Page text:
The plagiarism accusation concerns a passage in The Uses of Enchantment which closely echoes a passage in a more academic book on fairy tales by a clinical psychiatrist named Julius Heuscher. Undeniably, there are direct correspondences between these passages. The issue is whether they are the result of conscious plagiarism. Heuscher told Raines,

Bruno Bettelheim was a very busy gentleman, I assume, and he had, probably, some people collect material for him when he wrote. And probably somebody collected this, and he was not even aware that he was taking it from somewhere…. I’m sure it was not done deliberately, and I think it’s ridiculous to make a thing about this.

When the issue was first raised, Heuscher had said, “We all plagiarize…. I am only happy that I would have influenced Bruno Bettelheim.”

Far more serious, and more damaging to Bettelheim’s reputation, is the charge that on occasion he slapped or even beat the children in his care. While Bettelheim was alive, no word of corporal punishment leaked from the Orthogenic School, yet we know now from the testimony of many former counselors and patients that often he did strike children. The question is, for what reason? To his detractors he did so because he was a brute (“Bruno Brutalheim”). Others of his former associates and patients explain that he did so because he sensed that sometimes physical intervention was helpful therapeutically. There was a crucial difference, he insisted, between punishment, which he deplored, and discipline, which he thought essential.

For her book Nina Sutton talked with Bert Cohler, who had been a patient at the school and went on to succeed so markedly in the world that at one point Bettelheim brought him back to run it. Cohler, she tells us,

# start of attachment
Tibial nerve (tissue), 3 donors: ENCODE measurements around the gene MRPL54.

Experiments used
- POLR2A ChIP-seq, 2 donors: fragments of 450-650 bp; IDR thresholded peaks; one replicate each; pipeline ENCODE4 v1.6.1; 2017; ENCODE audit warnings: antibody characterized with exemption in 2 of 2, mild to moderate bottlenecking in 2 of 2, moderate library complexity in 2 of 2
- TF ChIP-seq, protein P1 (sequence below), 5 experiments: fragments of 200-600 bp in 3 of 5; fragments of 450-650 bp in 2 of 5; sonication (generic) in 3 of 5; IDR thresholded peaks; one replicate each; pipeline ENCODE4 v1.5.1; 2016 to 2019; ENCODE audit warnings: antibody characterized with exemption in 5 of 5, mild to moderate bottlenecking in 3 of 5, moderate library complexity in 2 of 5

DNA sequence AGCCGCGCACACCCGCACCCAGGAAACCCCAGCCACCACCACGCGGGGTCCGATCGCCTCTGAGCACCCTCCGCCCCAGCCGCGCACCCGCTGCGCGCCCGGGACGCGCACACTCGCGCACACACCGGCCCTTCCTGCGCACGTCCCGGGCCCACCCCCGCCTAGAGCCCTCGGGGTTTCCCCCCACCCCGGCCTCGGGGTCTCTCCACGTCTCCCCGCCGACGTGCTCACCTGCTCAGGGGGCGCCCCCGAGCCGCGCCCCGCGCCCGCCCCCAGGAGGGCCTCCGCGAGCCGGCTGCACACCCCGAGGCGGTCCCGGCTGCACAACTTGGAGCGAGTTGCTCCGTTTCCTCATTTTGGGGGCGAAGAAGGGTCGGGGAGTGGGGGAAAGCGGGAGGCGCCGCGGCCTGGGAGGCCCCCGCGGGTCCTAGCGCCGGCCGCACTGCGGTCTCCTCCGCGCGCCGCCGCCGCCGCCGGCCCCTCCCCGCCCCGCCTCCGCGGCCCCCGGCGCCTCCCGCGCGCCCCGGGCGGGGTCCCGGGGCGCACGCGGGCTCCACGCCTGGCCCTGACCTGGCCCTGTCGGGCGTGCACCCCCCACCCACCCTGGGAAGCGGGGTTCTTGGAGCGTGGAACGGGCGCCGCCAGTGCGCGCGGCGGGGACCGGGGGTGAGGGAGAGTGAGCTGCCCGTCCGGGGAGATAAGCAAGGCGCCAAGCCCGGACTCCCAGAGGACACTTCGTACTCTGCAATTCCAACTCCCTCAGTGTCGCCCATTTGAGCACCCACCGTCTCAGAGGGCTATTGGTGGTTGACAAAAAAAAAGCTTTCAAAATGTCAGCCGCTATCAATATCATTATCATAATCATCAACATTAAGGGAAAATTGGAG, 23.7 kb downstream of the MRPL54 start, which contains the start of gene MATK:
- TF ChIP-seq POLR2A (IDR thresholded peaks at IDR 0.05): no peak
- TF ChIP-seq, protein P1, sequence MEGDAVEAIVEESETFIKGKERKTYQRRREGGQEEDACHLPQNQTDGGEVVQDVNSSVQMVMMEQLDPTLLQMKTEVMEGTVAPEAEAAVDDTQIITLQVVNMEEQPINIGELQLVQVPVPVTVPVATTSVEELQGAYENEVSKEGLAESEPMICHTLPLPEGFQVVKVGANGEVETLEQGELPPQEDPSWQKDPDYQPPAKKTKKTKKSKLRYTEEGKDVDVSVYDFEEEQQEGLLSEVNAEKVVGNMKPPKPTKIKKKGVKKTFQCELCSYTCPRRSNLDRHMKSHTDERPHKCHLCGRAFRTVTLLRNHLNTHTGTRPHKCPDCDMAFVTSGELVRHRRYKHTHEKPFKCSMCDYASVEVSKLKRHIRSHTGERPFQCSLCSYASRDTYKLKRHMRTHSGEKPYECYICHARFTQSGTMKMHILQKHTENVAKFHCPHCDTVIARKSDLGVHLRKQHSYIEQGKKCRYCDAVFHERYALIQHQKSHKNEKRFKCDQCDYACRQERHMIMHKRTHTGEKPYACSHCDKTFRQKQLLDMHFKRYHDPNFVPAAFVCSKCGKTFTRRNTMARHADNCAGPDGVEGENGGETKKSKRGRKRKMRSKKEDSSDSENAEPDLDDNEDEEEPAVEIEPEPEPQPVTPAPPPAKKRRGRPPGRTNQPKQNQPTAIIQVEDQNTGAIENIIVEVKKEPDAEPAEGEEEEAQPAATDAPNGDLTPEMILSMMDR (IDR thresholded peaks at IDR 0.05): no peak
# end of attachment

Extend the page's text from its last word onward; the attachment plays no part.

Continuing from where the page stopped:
clearly remembers the slaps he got from Dr. B one day when he returned from class with an excellent grade for a German essay…. When I asked him about it, [he] burst out laughing. “Dr B knew exactly what he was doing: In my essay I attacked Arthur Schnitzler. And I knew Schnitzler was one of his favorite authors.”

Sutton is shocked by the incident, and remarks that it took her a long time to understand it:

Cohler had lived, until his arrival at the Orthogenic School, in constant terror of expressing even the slightest amount of anger, for he had been led to believe that if he dared to show the aggressiveness he felt toward one of his relatives, he would be killed…. By acknowledging the aggression im- plicit in Cohler’s act [criticism of Schnitzler], by showing that he knew it was aimed at him, and by responding with overt violence, Dr. B was playing his role as a lightning rod, ensuring that the dangerous charge was mortal neither for its originator nor for its recipient.